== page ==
- Tweeters are welcome on the front or center channel speaker, generally if you get them in the front you get them in the back. If you go for smaller size enclosures expect to lose these as part of the compromise. Watch the frequency response of the satellite speakers if you get a set without tweeters, the midrange may be too high for your liking.
- Cabinet material on a 5.1 set is almost always plastic for the satellites, try to go with something that doesn’t sound or feel too thin, you will lack the deeper tones but at least it will not produce a hollow tone. The subwoofer is usually wood composite or MDF on these systems, if it’s plastic I suggest running.
- Input connections matter quite a bit depending on the use, I’ll outline the potential connections below.
- Stereo / headphone jacks – These are great for PC systems to get 5.1 sound, almost every motherboard now supports 5.1 output from the back panel. If you plan to get 5.1 out of a gaming system or DVD or Blu-ray player you need something else. If you try to use it on a console you’ll just get bad emulation from the right and left front channels or sometimes stereo sound x5.
- TOSLINK / S/PDIF jack – Perfect for the console hookup or DVD or Blu-ray player setup. Be sure to get a set that has the same input as your player or system though (most gaming and dvd systems use TOSLINK optical cables). Some PC systems also support this and it makes cabling a lot easier to setup. This is the more universal solution for most people.
- Control pods are important to consider, are they easy to understand, do they have bass and treble control or even dedicated subwoofer volume control? Do you want theater modes as well? How are they designed? Some of the best control pods don’t need fancy looks, in fact spring tension on the knobs can be annoying when you’re just trying to up the volume a notch. Look for these qualities.
- Surround modes – What does the control center feature? Can you adjust front, center and rear? Do you have Dolby and DTS support?
- Stereo modes – Not everything you use will be in 5.1, for music the preferred method is stereo 5.1 or stereo x5 to just share the channels through all the speakers.
- Input select – Was made popular by Logitech, if you plan to run multiple systems you should consider this for sure.
- Control knob – Sounds silly but some control systems are designed around being futuristic looking while having really terrible function. If you can try before you buy I suggest doing this. If the control looks poorly built or handles terribly it will only get worse.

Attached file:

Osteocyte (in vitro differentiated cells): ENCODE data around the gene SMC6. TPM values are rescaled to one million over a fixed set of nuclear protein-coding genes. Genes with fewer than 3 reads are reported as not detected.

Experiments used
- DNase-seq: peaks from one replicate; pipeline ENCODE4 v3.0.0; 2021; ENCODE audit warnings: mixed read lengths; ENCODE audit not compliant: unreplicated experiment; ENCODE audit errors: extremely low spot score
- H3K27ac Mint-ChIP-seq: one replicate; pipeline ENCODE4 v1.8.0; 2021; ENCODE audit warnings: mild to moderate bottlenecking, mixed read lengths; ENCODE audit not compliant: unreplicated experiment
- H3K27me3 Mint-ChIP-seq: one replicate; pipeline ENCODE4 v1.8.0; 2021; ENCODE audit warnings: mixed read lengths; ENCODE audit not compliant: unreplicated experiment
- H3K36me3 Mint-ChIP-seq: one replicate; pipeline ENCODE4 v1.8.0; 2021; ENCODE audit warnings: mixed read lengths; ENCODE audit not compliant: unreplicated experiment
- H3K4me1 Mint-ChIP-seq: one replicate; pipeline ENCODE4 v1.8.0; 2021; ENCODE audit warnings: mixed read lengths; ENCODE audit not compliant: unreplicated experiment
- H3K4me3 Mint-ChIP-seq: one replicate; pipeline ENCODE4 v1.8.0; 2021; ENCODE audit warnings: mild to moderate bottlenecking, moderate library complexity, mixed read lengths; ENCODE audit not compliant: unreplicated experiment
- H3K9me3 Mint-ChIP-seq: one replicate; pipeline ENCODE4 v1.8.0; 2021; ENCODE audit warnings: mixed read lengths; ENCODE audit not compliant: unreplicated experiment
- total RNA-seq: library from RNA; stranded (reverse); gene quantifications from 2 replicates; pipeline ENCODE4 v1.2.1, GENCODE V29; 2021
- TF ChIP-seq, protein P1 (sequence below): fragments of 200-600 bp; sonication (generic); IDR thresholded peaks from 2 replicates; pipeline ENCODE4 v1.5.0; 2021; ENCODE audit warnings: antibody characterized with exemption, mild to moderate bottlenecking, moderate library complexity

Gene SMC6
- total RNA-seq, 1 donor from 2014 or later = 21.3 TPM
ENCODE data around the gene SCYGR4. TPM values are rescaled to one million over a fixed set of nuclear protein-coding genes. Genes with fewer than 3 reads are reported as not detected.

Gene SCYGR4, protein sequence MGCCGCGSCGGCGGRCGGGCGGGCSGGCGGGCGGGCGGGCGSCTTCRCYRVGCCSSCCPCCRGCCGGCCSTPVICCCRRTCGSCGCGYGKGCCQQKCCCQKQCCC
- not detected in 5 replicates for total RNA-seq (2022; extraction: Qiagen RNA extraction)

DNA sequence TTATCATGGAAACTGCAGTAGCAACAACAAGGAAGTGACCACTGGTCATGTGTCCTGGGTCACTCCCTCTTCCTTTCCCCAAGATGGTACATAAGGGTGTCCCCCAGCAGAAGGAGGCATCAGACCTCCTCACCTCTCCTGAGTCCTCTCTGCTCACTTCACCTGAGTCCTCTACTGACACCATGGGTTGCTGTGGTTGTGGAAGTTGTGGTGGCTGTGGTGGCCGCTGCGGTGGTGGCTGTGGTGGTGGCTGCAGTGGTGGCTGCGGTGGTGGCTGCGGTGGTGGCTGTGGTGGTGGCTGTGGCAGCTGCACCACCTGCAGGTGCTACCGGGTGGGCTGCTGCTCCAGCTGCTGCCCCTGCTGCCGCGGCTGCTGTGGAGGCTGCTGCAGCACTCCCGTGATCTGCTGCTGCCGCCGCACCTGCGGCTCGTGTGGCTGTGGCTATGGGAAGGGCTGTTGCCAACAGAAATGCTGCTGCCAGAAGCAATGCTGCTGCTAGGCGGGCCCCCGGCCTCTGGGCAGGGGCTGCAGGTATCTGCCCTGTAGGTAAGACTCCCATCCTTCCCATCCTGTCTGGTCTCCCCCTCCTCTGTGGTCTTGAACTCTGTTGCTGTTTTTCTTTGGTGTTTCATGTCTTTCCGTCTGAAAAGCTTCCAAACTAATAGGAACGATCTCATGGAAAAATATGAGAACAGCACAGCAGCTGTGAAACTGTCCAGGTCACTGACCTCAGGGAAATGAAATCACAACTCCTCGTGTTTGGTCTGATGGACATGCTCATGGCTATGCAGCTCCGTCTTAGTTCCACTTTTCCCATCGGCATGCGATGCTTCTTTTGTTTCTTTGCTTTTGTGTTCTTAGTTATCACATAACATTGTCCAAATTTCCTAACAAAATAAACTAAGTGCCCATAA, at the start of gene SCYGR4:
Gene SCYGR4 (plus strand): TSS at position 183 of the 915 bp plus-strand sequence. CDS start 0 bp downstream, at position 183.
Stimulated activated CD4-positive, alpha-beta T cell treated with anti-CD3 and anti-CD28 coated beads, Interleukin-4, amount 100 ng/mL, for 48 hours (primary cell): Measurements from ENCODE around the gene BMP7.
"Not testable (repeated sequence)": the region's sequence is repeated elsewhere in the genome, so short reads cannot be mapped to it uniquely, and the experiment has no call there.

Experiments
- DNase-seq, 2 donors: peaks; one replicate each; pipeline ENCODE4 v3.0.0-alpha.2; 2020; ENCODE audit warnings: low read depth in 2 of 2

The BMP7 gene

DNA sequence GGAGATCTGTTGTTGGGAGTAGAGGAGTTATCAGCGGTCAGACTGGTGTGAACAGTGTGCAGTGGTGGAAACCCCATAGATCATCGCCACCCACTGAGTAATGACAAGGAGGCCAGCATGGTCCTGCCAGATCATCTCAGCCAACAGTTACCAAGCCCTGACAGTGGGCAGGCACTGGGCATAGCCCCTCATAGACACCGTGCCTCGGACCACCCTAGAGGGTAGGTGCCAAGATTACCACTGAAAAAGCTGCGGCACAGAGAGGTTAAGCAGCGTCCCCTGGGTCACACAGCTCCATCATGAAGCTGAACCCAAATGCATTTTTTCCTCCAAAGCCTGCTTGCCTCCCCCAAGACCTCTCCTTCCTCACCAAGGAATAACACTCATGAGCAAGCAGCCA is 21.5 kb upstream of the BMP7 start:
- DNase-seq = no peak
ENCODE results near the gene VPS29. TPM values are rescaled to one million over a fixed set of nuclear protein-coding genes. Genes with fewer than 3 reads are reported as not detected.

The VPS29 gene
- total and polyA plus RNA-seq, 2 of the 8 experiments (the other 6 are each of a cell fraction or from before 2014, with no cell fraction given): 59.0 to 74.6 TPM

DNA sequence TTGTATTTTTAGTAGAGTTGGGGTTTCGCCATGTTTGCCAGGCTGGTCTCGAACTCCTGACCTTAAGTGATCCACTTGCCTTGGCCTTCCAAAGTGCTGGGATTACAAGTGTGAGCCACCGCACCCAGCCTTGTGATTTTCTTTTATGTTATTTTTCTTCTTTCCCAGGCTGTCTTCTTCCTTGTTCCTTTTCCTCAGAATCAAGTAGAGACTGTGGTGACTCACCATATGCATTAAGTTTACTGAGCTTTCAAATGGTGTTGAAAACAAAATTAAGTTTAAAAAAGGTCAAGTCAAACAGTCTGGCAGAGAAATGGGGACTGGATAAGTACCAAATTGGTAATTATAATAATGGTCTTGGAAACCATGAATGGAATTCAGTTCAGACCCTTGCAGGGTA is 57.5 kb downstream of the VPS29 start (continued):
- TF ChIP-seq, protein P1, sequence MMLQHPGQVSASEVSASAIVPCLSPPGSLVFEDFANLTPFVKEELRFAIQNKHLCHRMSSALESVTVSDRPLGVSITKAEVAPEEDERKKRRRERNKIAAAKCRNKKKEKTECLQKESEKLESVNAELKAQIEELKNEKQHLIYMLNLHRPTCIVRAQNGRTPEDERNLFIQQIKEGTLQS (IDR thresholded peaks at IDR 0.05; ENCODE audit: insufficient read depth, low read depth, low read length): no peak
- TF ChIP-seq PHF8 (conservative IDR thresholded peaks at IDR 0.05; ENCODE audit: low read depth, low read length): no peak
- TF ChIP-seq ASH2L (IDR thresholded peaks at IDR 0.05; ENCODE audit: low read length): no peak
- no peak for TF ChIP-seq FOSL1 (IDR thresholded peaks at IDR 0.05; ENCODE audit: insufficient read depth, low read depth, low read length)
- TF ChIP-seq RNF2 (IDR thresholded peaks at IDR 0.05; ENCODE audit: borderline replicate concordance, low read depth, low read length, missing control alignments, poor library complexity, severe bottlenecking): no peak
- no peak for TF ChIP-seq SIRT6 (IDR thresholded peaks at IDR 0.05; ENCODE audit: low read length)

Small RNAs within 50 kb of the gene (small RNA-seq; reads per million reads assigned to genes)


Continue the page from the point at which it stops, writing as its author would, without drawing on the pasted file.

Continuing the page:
- Subwoofer size matters, with 5 smaller speakers the sub will need to be located close to the user or in a sweet spot by the wall for the best spot to resonate. Most midrange speakers in this field don’t hit the lower end of the midrange, as such voices and natural sound are way too high so the sub in these sets covers that up. Aim for at least a 6.5″ speaker, although many companies are now using dual 5.25’s or 6’s instead which are okay. Few companies still give you an 8 or 10″ speaker.
- Wattage is a nightmare on 5.1 systems, if you buy a computer set or a HTIB setup you’ll deal with insane power figures on the box. 1000W or 2000W aren’t uncommon and should only make you facepalm to see them. The following will look familiar for guidelines.
- RMS – If you’re looking to go by power ratings look at this and look at the distribution by channel. If you’re lucky you’ll get something like 25w x 5 for the satellites and maybe 50w-70w x 1 for the subwoofer in a 5.1 system. This is the real power rating you’ll see in daily use, don’t aim too high as you’ll usually just get distortion at max power or it’ll overheat.
- Peak / PMPO / Burst / Max – This is the curse that haunts audio purchases. On a 150w RMS system you may see a peak or PMPO rating as high as 2000w, this is false and honestly just for chest thumping because it’s a theoretical peak level. Your speakers and amp will fail before you ever reach it, expect this rating even from name brand companies.
- * Good power on a 5.1 system is around 125-200w, most systems are high rated by default for the subwoofer power. Be sure to focus on speaker sizes and frequency response levels.
- Budget brands – Cyber Acoustics
- Midrange brands – Logitech Z, Creative Inspire
- Expensive brands – Cambridge Soundworks, Klipsch
- Legacy brands – Klipsch Promedia, Logitech Z, Creative GigaWorks, Altec Lansing
Hopefully this helps a bit, be sure to know your products before you buy them, ask for specification sheets when you need them so you can have an informed decision on those big purchases.
For those looking for buyer beware tips, avoid anything too good to be true, it almost always is. Sets from the back of a van, from a swap meet or other events are often false for ratings and use some of the cheapest components. It’s a deal until you set it up and hear the results, avoid the scams and take the time to get something with a real warranty that has been produced in the last few years.
To the audiophiles reading this, you already know what you’re doing so pretty much… this entire thing doesn’t apply to you. Thank you for your time though, hopefully it was entertaining.